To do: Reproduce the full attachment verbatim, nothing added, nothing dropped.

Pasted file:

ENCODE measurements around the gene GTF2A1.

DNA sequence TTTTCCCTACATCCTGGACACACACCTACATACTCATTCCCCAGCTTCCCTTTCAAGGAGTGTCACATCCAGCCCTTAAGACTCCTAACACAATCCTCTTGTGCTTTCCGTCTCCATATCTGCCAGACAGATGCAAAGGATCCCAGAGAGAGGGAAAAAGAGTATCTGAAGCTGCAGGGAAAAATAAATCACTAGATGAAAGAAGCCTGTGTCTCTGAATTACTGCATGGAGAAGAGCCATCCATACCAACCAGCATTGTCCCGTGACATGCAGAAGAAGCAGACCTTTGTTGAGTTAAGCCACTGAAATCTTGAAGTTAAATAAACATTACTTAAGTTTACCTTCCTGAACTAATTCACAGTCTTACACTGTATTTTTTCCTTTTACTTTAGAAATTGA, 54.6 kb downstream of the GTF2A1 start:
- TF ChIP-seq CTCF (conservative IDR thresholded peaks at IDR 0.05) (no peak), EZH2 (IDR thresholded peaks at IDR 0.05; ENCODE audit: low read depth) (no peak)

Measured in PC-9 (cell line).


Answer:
ENCODE measurements around the gene GTF2A1.

DNA sequence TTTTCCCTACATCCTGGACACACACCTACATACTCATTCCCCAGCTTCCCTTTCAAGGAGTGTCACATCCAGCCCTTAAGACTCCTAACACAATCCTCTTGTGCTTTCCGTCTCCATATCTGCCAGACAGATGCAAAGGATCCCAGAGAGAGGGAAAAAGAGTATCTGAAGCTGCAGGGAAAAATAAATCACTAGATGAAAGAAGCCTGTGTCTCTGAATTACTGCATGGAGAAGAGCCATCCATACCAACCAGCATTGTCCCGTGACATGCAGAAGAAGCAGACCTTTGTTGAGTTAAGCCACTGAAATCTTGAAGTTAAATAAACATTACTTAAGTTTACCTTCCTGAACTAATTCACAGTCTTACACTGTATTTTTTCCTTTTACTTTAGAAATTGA, 54.6 kb downstream of the GTF2A1 start:
- TF ChIP-seq CTCF (conservative IDR thresholded peaks at IDR 0.05) (no peak), EZH2 (IDR thresholded peaks at IDR 0.05; ENCODE audit: low read depth) (no peak)

Measured in PC-9 (cell line).